Copyright

Binomial: Definition & Examples

An error occurred trying to load this video.

Try refreshing the page, or contact customer support.

Coming up next: Standard Normal Distribution: Definition & Example

You're on a roll. Keep up the good work!

Take Quiz Watch Next Lesson
 Replay
Your next lesson will play in 10 seconds
  • 0:00 What Is a Binomial?
  • 1:12 Can You Add Binomials?
  • 3:00 Multiplying Binomials
  • 3:27 Special Multiplication Case
  • 4:23 Lesson Summary
Add to Add to Add to

Want to watch this again later?

Log in or sign up to add this lesson to a Custom Course.

Login or Sign up

Timeline
Autoplay
Autoplay

Recommended Lessons and Courses for You

Lesson Transcript
Instructor: Yuanxin (Amy) Yang Alcocer

Amy has a master's degree in secondary education and has taught math at a public charter high school.

Binomial is a little term for a unique mathematical expression. Learn what makes binomials so special, how to easily identify them, and the mathematical operations that can be performed on them. After the lesson, test yourself with a quiz.

What Is a Binomial?

A binomial is a mathematical expression with two terms.

Examples of binomials.
binomial

All of these examples are binomials. Study them for a bit, and see if you can spot a pattern. The following is a list of what binomials must have:

  • They must have two terms.
  • If the variables are the same, then the exponents must be different.
  • Exponents must be whole positive integers. They cannot be negatives or fractions.

A term is a combination of numbers and variables. In the example 3x + 5, our first term is 3x, and our second term is 5. Terms are separated by either addition or subtraction. In our first example, notice how the 3x and 5 are separated by addition. In the last example, we have a binomial whose two terms both have the same variable s. Notice how each term has its variable to a different exponent. The first term has an exponent of 5, and the second term has an exponent of 4. While we can have fractions for our numbers, we cannot have fractional exponents.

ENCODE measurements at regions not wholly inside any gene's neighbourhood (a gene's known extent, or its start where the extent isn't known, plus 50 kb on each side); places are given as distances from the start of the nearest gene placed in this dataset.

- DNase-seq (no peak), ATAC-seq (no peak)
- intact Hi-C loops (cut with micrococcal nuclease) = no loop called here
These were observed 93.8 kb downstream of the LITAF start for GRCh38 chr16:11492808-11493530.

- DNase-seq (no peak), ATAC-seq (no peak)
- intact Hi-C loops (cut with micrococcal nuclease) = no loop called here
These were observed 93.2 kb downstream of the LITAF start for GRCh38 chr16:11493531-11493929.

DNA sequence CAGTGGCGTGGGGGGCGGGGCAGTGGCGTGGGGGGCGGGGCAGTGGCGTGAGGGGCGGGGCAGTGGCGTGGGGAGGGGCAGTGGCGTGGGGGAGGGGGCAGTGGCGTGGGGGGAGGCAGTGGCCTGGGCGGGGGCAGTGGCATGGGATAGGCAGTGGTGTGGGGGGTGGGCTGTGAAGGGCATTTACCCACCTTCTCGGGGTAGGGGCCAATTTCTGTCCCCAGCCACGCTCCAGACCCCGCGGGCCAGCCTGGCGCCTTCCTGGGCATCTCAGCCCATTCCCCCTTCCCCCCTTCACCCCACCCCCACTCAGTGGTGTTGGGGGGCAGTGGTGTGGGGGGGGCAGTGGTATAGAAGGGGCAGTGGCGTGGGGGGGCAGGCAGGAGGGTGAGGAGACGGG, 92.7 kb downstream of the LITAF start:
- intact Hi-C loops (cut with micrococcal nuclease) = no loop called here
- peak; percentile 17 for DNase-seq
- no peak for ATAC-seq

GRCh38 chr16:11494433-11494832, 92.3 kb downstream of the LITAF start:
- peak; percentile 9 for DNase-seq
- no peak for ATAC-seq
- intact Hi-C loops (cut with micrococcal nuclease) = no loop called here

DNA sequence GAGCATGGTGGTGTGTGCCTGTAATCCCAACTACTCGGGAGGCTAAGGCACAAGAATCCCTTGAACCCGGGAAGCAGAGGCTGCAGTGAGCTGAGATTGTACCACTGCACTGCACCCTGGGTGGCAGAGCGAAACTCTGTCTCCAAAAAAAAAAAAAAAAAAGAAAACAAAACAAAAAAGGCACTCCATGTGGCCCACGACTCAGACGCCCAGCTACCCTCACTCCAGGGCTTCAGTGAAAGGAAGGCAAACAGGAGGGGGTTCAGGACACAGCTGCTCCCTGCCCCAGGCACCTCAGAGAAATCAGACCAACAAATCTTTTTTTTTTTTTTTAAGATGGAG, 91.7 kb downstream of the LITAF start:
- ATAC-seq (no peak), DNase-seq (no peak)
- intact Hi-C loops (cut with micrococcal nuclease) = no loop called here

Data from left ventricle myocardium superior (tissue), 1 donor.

Here are some examples of expressions that are not binomials.

binomial

Looking at these, we can say that there are things that binomials cannot have.

  • Exponents cannot be negatives or fractions.
  • And variables cannot be in the denominator.

Can You Add Binomials?

Now that we can identify binomials, let's see about adding two binomials together. Adding them is fairly straightforward as long as you remember to combine like terms. The caveat here is that many times when you add binomials, your answer won't be a binomial. The only time you will get a binomial back as an answer is if both of your binomials share like terms like this:

binomial

Our first binomial is 5x+3y, and our second binomial is 4x+7y. The first term of both binomials have the same variable to the same exponent, x. The second term of both binomials also shares a variable to the same exponent, y. We can go ahead and combine the first terms (5x and 4x) together because they are like terms. We can do the same for the second terms (3y and 7y). To combine like terms, we perform the addition or subtraction to the numbers and maintain the variable to its exponent. So, 5x + 4x = 9x, and 3y + 7y = 10y.

Most times, though, you'll most likely be adding binomials that don't share like terms.

binomial

In this example, we end up with an expression that is not a binomial. Why? Because the first term in our first binomial has an exponent of 2, but the first term of our second binomial has an exponent of 1. These cannot be combined because they are not like terms. Hence, we have to keep them separated. The second terms of both binomials are like terms, and we can combine those (3 + 7 = 10).

Multiplying Binomials

You can multiply two binomials together also. To multiply two binomials together, we take each term of one binomial and multiply it with each term of the other binomial, and then we add everything together and combine as many like terms as we can.

binomial

To unlock this lesson you must be a Study.com Member.
Create your account

Register to view this lesson

Are you a student or a teacher?

Unlock Your Education

See for yourself why 30 million people use Study.com

Become a Study.com member and start learning now.
Become a Member  Back
What teachers are saying about Study.com
Try it risk-free for 30 days

Earning College Credit

Did you know… We have over 160 college courses that prepare you to earn credit by exam that is accepted by over 1,500 colleges and universities. You can test out of the first two years of college and save thousands off your degree. Anyone can earn credit-by-exam regardless of age or education level.

To learn more, visit our Earning Credit Page

Transferring credit to the school of your choice

Not sure what college you want to attend yet? Study.com has thousands of articles about every imaginable degree, area of study and career path that can help you find the school that's right for you.

Create an account to start this course today
Try it risk-free for 30 days!
Create An Account
Support